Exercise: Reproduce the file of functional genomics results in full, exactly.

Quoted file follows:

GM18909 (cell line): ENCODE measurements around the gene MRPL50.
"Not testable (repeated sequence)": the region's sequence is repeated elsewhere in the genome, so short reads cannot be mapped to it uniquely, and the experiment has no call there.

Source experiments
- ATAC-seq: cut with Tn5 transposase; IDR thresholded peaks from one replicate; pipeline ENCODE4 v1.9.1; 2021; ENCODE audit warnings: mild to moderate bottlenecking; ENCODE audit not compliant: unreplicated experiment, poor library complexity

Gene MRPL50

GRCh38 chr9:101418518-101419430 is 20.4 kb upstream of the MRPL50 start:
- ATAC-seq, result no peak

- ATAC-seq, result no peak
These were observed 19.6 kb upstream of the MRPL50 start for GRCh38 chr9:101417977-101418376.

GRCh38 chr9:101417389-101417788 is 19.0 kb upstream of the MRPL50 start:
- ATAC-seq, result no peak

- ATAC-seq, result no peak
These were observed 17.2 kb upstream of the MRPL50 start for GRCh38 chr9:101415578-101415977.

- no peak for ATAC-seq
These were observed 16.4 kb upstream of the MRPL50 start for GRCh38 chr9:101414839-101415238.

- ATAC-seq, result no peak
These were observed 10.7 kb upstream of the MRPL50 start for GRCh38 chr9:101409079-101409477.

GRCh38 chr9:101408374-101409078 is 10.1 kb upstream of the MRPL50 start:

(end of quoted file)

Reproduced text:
GM18909 (cell line): ENCODE measurements around the gene MRPL50.
"Not testable (repeated sequence)": the region's sequence is repeated elsewhere in the genome, so short reads cannot be mapped to it uniquely, and the experiment has no call there.

Source experiments
- ATAC-seq: cut with Tn5 transposase; IDR thresholded peaks from one replicate; pipeline ENCODE4 v1.9.1; 2021; ENCODE audit warnings: mild to moderate bottlenecking; ENCODE audit not compliant: unreplicated experiment, poor library complexity

Gene MRPL50

GRCh38 chr9:101418518-101419430 is 20.4 kb upstream of the MRPL50 start:
- ATAC-seq, result no peak

- ATAC-seq, result no peak
These were observed 19.6 kb upstream of the MRPL50 start for GRCh38 chr9:101417977-101418376.

GRCh38 chr9:101417389-101417788 is 19.0 kb upstream of the MRPL50 start:
- ATAC-seq, result no peak

- ATAC-seq, result no peak
These were observed 17.2 kb upstream of the MRPL50 start for GRCh38 chr9:101415578-101415977.

- no peak for ATAC-seq
These were observed 16.4 kb upstream of the MRPL50 start for GRCh38 chr9:101414839-101415238.

- ATAC-seq, result no peak
These were observed 10.7 kb upstream of the MRPL50 start for GRCh38 chr9:101409079-101409477.

GRCh38 chr9:101408374-101409078 is 10.1 kb upstream of the MRPL50 start: